Tuesday, April 21, 2009

Waterboarding, Redux

I was asked yesterday in a comment made on a post from July, whether in the light of new evidence I was prepared to review my thoughts about waterboarding etc. The answer is yes, I am prepared to do do.

This editorial, and others like it, have described the interrogation tactics practiced on certain high value detainees in great detail.

While I continue to support the Bush Administration's effort to define just what constituted torture, I cannot support the way these techniques were implemented. While an instance of waterboarding on its own may not rise to the level of torture, 183 instances surely does. After oh, I don't know, maybe the 47th waterboarding, did they not think Khalid Sheik Muhammad had figured out that he was indeed NOT going to drown and that he was indeed going to make it through? This was simply sadistic and wrong.

The President has a duty to work with the intelligence community, law enforcement and the military to come to an agreement on what the acceptable techniques are. It looks to me like they've done that. I also believe the President needs the "ticking time-bomb" option with respect to even more drastic procedures. But KSM wasn't a ticking time-bomb anymore, and his treatment over time can only be described as torture.


Anonymous said...

Though I disagree with what you say, I will defend your right to say it and chalk it up to a severe case of naiveté.

Bill said...

We can analyze history from 150 years ago and apply today's prejudices without fear of prejudice. History allows the fickleness of time to bend it and manipulate it. But today we live in a world impacted severely by 9-11 and I suspect everyone who reads this blog was alive during that time and remembers all to well the surreal life we all were part of.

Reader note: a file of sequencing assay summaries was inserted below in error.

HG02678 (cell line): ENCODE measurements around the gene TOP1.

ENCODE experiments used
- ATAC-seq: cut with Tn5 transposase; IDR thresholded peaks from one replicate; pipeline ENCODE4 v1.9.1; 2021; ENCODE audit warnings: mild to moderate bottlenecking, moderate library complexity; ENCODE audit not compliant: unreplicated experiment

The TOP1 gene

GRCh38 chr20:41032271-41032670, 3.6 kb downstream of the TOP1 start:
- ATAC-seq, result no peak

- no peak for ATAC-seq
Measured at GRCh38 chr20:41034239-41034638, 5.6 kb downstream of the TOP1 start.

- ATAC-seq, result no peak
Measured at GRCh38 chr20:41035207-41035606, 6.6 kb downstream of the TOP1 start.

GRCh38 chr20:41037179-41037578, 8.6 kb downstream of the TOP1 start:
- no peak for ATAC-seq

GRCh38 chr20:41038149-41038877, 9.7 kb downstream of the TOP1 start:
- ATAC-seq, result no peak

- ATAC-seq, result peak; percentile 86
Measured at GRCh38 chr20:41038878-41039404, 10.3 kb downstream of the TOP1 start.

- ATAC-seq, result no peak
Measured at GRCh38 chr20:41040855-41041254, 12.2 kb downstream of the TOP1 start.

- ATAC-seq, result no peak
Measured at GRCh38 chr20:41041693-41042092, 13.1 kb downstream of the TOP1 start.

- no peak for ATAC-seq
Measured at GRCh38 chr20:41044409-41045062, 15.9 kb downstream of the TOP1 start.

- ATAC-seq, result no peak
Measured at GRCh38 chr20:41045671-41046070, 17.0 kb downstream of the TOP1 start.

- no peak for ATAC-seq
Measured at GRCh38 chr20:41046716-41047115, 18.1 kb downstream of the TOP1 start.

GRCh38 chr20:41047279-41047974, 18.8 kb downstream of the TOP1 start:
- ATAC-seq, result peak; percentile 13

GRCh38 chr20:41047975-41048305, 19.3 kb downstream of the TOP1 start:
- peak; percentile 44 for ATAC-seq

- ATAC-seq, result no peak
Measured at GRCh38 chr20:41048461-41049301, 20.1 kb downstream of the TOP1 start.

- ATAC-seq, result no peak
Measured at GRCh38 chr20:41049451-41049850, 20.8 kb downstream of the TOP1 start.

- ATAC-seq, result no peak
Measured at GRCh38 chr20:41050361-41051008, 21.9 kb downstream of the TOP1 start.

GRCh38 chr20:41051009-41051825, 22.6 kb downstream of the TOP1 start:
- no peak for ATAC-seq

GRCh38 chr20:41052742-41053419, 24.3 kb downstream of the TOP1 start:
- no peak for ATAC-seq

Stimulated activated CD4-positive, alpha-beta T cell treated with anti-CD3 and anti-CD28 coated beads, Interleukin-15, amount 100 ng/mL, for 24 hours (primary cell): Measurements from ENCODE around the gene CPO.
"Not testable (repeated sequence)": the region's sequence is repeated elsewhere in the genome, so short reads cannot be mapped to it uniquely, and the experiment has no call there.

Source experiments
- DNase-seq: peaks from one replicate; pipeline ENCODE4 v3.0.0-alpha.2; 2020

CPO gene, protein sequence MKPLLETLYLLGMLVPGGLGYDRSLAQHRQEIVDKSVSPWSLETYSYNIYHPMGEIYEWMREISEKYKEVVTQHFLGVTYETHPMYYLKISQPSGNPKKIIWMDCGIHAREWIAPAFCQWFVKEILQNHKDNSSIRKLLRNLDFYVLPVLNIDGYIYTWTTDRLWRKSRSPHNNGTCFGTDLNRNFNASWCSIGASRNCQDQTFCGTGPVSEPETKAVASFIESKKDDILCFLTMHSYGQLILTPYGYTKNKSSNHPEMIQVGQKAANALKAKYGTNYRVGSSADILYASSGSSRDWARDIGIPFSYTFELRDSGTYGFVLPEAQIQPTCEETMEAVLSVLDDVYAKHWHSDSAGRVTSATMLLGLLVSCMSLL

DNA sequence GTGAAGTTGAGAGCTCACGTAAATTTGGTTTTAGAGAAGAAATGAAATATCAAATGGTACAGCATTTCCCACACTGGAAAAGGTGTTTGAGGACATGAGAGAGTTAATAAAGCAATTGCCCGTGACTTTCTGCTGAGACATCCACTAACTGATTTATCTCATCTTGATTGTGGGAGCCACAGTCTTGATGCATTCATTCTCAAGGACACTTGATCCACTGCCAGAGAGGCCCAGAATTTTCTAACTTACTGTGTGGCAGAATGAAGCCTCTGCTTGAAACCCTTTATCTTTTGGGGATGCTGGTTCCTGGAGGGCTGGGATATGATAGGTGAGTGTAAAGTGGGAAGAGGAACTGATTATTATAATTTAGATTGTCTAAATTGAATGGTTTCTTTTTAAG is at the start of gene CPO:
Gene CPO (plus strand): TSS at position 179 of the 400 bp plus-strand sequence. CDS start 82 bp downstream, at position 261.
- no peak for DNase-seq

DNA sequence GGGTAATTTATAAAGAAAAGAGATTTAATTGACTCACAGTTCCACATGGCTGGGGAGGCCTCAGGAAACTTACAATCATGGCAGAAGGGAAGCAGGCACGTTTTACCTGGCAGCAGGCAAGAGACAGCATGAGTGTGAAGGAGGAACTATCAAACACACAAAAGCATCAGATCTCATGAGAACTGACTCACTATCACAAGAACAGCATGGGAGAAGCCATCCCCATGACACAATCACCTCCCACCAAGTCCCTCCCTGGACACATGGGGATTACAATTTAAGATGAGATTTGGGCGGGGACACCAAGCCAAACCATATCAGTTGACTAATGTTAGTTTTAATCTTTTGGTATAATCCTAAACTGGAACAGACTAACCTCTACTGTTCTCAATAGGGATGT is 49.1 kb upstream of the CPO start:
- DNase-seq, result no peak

War and the conventions of war are always being defined by those who neither understand or participate in combat operations but love to Monday morning quarterback. When we apply those conventions against an enemy that neither understands, respects or cares we are put in the moral dilemma of what really is right and a field day for the quarterbacks occurs.

If torture saves one life is it worth it? If torture saves a thousand lives, a million...is it worth it? What price bears out the process?

Philosophy and reality make for strangest of bedfellows.

Smoothfur said...

Excerpt from;
CIA Must Return To Its Roots To Become Effective Once Again
March 2009
By Charles Faddis

At the end of World War II, Kermit Roosevelt wrote the official history of the OSS in an attempt to record for future generations the lessons learned. On the first page of the manuscript, he wrote: “Secret intelligence, sabotage and subversion could not be run along standard military or bureaucratic lines. In the handling of agents the human element was primary, and it was discovered many times over that a few individuals who combined understanding of this factor with imagination in operations and objectivity in evaluating results could produce far better intelligence than could larger staffs which attempted to work on a more regular, more bureaucratic or more military basis.”

We don’t need to add more layers of supervision, oversight and coordination to the process of collecting human intelligence. We need a new OSS.

Reaganite Republican Resistance said...

What is obvious is that if the tables had been turned, this 7th-century savage KSM would have been chopping our heads off while making a video of it. Irresponsible grandstanding on the left is to be ignored, these people don’t know -or don’t want to know- what it takes to keep America safe... nor do they understand the nature of the enemy, apparently.

And waterboarding is not a near-drowning technique- the subject is never in danger of drowning. Water boarding is not torture- there is no physical harm to the subject.

Kahlid Sheikh Mohammed is a BAD guy, wouldn’t talk, and was taunting US interrogators with “you’ll see”… so they obtained valuable info from him using this technique, which we now find-out prevented a 9/11-scale attack on Los Angeles. Who cares how many times it took?

It was up to him how long before he decided to cooperate, didn’t have to be this way- looks like he clung stubbornly to a bad decision.


Tom de Plume said...

Sorry CW, you are wrong on this one. Don't even try to justify your stance.

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